linagliptin (Trajenta)

    same as onglyza

    sitagliptin (Januvia)


    saxagliptin (Onglyza)

    As part of a combination treatment for type 2 diabetes mellitus, 1) When insulin NPH is not an option
    2) After inadequate glycemic control on maximum tolerated doses of dual therapy of metformin AND a sulfonylurea.

    Incretin agent: GLP-1 receptor agonists
    liraglutide (Victoza)
    GI side-effects
    not listed

    rapid acting (Humalog, novorapid, apidra)
    No dose ceiling, flexible regiments
    partial coverage

    short acting (Humulin R, Novolin Toronto)




    Premixed (Humulin 30/70, Novolin 30/70, 40/60, 50/50)


    Premixed (Humalog mix 25, mix 50, Novomix 30)

    partial coverage

    glargine (Lantus)

    A) Type 1 DM or B) Type 2 DM > 17 years old, and 1) requiring insulin and is currently taking insulin NPH and/or pre-mix insulin daily at optimal dosing
    2) Has experienced unexplained nocturnal hypoglycemia at least once a month despite optimal management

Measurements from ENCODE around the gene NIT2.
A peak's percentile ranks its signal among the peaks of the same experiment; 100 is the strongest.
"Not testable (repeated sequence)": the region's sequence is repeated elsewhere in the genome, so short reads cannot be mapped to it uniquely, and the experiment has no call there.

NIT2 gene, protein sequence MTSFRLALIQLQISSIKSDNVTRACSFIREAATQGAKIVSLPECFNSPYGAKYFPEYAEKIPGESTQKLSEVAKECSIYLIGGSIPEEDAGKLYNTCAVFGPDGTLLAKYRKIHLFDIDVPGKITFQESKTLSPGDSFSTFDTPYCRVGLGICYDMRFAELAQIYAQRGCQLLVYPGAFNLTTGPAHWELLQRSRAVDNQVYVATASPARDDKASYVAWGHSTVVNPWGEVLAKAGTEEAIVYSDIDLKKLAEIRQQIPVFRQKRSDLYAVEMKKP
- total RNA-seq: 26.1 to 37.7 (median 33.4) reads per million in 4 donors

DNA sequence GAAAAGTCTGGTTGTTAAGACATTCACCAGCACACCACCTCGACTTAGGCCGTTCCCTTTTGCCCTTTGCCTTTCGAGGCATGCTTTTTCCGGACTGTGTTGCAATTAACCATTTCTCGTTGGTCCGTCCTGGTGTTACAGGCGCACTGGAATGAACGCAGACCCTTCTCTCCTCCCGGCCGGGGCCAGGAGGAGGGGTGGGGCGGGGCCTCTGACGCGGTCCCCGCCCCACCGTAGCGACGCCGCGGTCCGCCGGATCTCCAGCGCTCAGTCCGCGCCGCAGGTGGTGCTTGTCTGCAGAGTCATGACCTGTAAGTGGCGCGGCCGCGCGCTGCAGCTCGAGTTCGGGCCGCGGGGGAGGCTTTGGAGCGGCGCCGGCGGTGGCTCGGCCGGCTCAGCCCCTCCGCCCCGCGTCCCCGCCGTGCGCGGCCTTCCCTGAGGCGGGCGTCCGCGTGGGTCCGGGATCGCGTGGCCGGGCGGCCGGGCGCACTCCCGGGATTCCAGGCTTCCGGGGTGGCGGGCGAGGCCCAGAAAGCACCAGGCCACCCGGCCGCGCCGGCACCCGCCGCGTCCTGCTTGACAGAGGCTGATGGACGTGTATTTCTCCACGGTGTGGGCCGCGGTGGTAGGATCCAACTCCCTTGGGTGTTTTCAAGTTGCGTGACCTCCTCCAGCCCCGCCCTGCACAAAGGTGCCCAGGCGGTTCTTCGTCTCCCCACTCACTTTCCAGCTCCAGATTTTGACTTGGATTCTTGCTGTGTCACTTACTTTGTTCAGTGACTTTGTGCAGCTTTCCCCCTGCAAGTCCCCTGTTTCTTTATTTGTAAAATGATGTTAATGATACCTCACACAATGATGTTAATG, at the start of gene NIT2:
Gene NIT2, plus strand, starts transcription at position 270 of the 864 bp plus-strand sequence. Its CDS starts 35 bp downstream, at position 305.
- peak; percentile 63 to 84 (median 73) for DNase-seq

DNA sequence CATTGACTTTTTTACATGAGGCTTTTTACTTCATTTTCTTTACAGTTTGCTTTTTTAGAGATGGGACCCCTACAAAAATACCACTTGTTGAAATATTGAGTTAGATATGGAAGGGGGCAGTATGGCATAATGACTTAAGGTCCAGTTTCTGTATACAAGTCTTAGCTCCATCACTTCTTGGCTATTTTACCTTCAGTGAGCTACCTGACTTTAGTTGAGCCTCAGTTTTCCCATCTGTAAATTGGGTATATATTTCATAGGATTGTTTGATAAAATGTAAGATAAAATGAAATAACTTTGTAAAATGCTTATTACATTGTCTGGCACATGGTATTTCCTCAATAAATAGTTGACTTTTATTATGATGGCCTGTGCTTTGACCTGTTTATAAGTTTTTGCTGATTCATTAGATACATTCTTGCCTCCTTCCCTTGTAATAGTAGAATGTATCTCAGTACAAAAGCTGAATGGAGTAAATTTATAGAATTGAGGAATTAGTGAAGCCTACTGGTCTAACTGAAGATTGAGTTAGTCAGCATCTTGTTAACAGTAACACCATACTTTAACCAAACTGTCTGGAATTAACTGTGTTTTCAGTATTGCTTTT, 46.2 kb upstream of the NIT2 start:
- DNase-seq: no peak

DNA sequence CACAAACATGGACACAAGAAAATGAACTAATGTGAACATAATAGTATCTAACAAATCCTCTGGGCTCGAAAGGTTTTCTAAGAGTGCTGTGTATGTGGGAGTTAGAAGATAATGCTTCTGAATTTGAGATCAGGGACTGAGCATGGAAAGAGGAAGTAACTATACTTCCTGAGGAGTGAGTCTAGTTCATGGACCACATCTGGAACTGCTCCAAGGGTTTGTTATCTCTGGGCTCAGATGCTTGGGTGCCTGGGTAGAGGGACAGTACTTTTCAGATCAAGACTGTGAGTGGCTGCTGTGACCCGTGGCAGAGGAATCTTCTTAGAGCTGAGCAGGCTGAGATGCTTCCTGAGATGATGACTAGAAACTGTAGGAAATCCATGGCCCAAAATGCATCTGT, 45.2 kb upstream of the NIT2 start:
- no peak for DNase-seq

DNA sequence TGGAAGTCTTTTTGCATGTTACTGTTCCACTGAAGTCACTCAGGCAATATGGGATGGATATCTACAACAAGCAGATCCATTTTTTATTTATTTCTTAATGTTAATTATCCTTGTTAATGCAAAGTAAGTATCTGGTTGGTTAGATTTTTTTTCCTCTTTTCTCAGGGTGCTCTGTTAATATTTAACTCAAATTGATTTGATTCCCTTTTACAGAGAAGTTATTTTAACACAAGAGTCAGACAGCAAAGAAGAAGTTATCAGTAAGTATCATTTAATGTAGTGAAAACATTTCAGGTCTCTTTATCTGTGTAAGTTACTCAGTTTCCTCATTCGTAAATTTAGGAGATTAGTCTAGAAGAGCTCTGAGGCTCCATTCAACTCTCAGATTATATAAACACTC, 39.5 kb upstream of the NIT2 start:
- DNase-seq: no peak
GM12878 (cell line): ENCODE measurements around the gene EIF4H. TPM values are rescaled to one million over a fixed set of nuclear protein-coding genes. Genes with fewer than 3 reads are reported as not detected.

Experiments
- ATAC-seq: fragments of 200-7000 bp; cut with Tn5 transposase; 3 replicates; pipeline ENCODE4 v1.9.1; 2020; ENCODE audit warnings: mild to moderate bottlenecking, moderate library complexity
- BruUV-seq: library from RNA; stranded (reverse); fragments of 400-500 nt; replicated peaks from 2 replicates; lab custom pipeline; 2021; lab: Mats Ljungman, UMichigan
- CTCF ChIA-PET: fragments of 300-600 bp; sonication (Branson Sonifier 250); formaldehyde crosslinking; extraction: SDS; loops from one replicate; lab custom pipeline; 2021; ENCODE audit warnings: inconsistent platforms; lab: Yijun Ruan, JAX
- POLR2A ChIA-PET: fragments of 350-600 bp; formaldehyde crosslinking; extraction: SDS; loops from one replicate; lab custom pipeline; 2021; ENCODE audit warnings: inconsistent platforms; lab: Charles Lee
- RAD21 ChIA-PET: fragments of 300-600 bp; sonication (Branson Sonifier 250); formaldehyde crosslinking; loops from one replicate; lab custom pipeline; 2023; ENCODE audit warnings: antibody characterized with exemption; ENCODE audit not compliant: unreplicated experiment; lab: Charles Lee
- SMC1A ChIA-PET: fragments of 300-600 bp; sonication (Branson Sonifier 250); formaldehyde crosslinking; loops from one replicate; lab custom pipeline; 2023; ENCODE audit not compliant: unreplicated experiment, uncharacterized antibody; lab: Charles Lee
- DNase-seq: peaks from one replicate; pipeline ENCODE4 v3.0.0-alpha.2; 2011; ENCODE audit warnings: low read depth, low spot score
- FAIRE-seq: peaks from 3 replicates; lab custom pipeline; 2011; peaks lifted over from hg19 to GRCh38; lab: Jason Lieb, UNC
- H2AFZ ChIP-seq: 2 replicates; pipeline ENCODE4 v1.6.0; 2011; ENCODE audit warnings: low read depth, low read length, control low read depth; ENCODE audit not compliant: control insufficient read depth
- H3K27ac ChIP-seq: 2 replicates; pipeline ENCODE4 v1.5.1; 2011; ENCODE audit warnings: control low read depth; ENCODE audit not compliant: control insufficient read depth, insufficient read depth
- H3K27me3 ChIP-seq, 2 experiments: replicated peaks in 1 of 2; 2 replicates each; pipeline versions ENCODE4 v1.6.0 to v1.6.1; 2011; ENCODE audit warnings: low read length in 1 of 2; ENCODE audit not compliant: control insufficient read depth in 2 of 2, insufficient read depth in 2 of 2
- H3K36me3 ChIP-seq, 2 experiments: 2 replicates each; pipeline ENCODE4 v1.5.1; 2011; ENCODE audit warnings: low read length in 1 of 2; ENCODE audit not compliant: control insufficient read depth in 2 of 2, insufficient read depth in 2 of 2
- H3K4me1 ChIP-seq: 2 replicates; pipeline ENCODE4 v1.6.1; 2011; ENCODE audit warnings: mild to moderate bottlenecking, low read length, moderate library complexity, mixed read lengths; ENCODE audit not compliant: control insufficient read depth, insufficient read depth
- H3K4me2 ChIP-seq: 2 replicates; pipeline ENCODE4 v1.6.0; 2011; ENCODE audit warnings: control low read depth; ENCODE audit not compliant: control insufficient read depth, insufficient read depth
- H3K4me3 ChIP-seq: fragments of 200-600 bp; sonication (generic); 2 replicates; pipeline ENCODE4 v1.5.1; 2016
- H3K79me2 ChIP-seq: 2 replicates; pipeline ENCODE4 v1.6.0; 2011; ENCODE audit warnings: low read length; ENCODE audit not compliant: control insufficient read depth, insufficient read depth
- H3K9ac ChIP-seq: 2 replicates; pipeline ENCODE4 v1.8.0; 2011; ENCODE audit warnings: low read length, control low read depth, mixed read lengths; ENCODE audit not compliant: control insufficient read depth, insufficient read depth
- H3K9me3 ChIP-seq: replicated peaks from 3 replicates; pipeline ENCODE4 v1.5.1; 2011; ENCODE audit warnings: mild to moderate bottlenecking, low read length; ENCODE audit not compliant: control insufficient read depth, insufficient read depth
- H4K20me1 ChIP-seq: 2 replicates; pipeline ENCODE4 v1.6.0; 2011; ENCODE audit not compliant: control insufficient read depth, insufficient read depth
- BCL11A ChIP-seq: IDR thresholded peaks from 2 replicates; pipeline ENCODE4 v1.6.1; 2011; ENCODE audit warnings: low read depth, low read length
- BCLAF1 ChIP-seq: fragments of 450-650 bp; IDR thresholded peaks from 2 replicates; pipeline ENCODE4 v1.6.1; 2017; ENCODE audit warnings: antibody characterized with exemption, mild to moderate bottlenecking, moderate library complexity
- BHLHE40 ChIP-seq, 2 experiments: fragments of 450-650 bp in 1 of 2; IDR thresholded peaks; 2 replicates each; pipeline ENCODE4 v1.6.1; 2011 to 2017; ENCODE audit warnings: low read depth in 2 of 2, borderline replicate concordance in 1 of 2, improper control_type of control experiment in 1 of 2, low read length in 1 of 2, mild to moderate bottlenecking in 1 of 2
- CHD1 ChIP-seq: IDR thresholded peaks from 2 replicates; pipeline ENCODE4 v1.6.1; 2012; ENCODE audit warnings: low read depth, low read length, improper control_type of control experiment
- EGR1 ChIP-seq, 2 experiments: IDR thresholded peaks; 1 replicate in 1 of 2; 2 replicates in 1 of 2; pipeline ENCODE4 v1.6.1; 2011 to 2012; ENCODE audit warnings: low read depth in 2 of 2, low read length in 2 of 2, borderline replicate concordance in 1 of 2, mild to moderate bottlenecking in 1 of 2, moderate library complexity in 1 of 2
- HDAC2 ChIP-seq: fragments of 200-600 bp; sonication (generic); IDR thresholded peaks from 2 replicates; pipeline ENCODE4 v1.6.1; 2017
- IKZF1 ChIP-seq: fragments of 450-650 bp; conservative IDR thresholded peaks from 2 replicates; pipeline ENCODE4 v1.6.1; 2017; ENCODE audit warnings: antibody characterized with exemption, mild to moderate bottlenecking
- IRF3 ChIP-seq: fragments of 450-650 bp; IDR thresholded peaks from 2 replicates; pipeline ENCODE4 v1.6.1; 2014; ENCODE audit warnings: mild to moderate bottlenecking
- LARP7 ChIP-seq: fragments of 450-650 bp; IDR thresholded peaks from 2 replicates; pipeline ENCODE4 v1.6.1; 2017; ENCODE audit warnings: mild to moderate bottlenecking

3) Has experienced or continues to experience severe, systemic or local allergic reaction to existing insulin treatment.

    detemir (Levemir)

    same as Lantus

    new glargine (Toujeo)

    not listed

    Insulin secretagogue: Meglitinide
    repaglinide (gluconorm)
    Less hypoglycemia in context of missed meals but usually requires TID to QID dosing
    not listed

    Insulin secretagogue: Sulfonylurea
    Gliclazide and glimepiride associated with less hypoglycemia than glyburide


    SA (listed everywhere else in Canada)
    Treatment failure or intolerance to at least one other sulfonylurea drug (e.g., glyburide, tolbutamide) at adequate doses.

    SGLT2 inhibitors
    canagliflozin (Invokana)
    UTI, genital infections, hypotension, hyperlipidemia, caution with renal dysfunction and loop diuretics, dapagliflozin not to be used if bladder cancer, rare diabetic ketoacidosis (may occur with no hyperglycemia)